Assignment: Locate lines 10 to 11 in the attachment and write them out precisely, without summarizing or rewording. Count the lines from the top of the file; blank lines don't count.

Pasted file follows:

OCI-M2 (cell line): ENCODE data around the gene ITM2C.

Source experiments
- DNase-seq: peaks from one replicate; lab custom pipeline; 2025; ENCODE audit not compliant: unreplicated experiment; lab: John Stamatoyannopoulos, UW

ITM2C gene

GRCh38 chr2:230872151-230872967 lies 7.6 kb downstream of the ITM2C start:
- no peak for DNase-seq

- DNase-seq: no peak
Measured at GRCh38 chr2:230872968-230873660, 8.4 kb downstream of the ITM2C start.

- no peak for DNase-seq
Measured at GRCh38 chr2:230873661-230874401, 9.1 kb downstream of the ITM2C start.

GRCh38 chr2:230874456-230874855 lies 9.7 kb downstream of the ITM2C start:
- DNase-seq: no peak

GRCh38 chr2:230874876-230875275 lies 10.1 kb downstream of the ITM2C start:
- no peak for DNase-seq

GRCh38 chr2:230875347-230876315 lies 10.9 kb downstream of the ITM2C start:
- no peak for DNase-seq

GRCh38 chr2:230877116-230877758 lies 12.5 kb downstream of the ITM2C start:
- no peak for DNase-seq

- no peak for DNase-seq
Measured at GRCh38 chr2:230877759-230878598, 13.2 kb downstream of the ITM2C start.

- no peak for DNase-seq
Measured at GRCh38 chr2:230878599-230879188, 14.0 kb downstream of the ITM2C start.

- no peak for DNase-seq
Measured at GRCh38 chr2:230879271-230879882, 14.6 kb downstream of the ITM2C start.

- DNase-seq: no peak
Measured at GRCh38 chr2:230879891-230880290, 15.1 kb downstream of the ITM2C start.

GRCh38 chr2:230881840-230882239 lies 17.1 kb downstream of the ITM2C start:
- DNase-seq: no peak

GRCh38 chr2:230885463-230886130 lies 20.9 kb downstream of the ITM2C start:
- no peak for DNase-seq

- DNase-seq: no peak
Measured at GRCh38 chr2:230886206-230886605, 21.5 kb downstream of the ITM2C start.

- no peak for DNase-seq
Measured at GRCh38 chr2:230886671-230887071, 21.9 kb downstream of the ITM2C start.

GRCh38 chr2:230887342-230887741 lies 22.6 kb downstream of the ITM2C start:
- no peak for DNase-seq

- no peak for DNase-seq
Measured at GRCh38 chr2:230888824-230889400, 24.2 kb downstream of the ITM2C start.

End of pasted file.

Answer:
Measured at GRCh38 chr2:230873661-230874401, 9.1 kb downstream of the ITM2C start.

GRCh38 chr2:230874456-230874855 lies 9.7 kb downstream of the ITM2C start: